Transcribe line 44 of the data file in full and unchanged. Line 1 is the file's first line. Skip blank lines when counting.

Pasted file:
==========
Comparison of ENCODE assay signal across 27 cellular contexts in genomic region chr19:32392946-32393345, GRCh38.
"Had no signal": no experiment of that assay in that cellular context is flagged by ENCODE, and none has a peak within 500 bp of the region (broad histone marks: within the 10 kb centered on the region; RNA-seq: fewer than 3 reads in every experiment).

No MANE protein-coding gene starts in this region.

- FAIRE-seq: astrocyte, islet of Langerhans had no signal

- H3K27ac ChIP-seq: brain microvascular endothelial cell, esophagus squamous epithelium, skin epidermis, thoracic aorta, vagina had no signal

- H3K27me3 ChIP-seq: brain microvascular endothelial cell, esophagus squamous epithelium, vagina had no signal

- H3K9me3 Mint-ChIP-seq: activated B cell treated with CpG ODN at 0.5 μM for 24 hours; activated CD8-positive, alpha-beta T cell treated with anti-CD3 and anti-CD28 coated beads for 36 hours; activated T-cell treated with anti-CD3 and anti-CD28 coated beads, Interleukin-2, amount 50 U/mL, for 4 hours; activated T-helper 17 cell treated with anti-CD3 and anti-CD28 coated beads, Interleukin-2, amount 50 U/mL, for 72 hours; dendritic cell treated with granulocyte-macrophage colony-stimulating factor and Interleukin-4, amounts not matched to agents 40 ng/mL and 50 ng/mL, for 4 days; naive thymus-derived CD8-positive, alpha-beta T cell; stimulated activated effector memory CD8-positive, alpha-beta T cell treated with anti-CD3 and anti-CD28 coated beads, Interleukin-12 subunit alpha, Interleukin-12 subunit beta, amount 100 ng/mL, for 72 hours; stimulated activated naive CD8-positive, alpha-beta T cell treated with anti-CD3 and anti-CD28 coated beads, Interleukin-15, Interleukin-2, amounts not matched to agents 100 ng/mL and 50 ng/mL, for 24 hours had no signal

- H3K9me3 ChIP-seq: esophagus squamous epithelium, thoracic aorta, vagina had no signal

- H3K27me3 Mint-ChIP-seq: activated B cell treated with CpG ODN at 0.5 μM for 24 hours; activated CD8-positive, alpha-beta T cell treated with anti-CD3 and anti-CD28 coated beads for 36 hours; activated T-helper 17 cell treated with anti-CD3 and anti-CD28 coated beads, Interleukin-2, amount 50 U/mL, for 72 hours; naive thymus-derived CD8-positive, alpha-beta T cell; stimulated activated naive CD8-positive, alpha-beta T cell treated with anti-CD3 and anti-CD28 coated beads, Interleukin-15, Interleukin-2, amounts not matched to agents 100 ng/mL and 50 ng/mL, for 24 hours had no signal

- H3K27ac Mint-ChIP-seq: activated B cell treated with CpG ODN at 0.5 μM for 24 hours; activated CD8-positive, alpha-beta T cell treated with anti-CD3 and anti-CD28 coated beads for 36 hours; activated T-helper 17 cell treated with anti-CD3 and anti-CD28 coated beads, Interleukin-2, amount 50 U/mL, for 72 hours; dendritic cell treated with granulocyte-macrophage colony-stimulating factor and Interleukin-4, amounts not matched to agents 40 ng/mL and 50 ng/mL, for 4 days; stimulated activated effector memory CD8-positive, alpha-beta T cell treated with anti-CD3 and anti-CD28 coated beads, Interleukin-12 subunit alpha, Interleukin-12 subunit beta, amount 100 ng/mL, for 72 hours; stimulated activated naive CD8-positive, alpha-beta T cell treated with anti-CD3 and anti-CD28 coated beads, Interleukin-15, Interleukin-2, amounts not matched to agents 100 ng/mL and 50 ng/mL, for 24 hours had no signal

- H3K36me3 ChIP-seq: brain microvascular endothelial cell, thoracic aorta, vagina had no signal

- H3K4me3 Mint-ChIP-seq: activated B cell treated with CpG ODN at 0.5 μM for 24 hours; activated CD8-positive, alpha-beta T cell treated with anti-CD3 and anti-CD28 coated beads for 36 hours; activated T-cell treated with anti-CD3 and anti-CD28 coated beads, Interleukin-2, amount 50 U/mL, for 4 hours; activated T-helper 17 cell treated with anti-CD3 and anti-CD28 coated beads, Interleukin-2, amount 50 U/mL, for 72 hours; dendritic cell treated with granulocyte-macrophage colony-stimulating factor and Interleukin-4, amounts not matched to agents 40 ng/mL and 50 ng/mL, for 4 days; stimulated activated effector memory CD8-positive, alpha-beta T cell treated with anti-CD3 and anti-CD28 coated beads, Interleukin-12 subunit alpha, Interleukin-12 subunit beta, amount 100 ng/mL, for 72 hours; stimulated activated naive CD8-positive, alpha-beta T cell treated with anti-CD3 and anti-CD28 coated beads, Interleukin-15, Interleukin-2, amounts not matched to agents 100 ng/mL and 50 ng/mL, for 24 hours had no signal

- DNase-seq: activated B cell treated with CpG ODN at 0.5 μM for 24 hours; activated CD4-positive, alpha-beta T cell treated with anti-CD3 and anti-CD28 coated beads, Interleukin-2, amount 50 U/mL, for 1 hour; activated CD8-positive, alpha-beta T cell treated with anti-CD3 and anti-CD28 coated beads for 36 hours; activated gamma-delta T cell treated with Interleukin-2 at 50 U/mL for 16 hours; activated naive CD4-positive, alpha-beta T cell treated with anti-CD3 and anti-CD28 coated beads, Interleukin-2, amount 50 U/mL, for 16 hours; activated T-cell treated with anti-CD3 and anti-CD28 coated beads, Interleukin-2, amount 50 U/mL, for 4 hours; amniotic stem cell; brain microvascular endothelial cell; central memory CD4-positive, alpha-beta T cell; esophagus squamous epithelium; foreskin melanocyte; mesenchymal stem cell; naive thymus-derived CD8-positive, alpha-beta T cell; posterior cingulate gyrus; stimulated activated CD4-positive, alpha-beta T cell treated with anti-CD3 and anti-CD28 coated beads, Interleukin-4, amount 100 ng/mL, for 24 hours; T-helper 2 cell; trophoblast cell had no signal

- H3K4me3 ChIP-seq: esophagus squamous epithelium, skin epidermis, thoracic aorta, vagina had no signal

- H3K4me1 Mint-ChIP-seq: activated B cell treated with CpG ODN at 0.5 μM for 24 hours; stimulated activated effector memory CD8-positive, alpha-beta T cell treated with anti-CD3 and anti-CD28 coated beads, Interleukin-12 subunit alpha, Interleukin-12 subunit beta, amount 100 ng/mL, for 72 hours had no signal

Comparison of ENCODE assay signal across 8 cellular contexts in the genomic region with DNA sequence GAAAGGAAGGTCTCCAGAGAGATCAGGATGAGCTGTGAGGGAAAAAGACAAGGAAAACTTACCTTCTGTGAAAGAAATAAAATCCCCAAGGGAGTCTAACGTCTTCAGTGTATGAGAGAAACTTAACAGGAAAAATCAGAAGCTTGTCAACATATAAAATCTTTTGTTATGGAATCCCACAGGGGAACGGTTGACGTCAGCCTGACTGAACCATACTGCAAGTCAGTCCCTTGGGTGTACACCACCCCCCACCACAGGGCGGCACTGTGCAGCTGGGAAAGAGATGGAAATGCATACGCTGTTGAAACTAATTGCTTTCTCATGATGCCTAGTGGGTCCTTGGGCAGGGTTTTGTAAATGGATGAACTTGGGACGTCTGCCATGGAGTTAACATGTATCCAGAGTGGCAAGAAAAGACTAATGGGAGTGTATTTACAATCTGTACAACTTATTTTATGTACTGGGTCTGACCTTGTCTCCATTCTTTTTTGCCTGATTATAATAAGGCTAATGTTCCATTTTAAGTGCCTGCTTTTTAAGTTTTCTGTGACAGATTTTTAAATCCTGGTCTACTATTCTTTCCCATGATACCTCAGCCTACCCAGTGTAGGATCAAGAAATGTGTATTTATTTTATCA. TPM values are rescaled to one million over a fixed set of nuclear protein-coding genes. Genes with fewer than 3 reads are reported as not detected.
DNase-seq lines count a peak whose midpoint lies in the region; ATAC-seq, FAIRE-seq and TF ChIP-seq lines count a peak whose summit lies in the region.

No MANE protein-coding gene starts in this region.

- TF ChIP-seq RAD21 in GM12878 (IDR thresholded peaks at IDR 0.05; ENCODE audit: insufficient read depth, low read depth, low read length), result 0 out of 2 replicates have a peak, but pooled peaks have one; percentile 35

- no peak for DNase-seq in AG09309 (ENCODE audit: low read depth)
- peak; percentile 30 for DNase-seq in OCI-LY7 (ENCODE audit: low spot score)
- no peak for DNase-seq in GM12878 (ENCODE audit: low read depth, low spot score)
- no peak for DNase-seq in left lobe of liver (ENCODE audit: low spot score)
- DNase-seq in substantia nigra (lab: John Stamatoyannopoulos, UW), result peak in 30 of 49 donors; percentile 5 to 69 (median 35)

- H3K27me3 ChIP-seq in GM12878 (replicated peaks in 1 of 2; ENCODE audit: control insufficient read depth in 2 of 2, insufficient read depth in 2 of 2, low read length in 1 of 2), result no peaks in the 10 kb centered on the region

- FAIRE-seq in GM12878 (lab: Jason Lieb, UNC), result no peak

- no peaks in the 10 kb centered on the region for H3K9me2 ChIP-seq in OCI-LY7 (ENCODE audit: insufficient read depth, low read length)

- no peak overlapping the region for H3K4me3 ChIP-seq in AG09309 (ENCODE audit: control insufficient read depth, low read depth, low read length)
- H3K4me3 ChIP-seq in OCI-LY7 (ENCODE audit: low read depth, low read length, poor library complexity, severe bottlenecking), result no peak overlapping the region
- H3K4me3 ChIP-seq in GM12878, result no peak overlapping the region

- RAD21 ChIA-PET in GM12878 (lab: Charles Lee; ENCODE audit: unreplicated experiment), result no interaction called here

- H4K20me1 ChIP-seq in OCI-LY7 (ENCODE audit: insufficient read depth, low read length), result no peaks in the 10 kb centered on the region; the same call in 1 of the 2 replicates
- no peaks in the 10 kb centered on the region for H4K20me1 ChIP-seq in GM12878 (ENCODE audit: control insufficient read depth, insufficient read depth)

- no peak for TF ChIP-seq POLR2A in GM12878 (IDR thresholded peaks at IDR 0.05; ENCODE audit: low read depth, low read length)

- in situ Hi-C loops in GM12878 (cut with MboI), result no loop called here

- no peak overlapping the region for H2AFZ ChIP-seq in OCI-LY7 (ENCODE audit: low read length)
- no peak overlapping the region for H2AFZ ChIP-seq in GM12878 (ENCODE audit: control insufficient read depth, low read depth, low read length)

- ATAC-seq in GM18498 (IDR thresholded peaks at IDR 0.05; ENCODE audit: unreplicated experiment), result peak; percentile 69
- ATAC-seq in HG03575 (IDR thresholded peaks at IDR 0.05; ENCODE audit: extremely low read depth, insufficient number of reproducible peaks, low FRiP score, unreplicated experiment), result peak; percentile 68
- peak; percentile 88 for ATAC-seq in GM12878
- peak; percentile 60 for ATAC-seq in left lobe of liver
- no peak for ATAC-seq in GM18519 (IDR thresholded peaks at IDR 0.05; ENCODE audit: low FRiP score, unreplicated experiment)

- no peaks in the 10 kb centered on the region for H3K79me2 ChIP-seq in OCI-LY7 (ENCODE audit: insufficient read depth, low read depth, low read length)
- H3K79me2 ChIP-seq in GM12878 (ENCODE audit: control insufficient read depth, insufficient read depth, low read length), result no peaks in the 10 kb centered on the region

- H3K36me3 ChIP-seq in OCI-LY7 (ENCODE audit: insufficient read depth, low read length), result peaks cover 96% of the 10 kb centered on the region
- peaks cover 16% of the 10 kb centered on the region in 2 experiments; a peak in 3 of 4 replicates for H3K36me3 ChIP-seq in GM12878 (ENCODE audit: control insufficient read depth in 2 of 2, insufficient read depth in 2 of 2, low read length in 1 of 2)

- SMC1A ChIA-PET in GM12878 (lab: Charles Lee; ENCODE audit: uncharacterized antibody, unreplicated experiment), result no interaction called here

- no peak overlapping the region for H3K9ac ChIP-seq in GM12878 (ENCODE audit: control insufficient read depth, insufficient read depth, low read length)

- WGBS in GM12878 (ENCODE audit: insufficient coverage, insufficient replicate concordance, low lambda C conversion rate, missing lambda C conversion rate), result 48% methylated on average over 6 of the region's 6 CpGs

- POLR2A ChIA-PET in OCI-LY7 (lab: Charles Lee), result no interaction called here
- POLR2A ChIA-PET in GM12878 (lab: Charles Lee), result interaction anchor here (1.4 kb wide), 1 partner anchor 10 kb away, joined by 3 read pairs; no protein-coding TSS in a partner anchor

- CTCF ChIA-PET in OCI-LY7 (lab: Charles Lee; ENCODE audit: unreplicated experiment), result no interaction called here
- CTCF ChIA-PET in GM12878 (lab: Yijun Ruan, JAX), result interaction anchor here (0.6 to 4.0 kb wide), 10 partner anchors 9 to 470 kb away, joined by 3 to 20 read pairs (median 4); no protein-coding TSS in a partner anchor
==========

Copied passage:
- H3K79me2 ChIP-seq in GM12878 (ENCODE audit: control insufficient read depth, insufficient read depth, low read length), result no peaks in the 10 kb centered on the region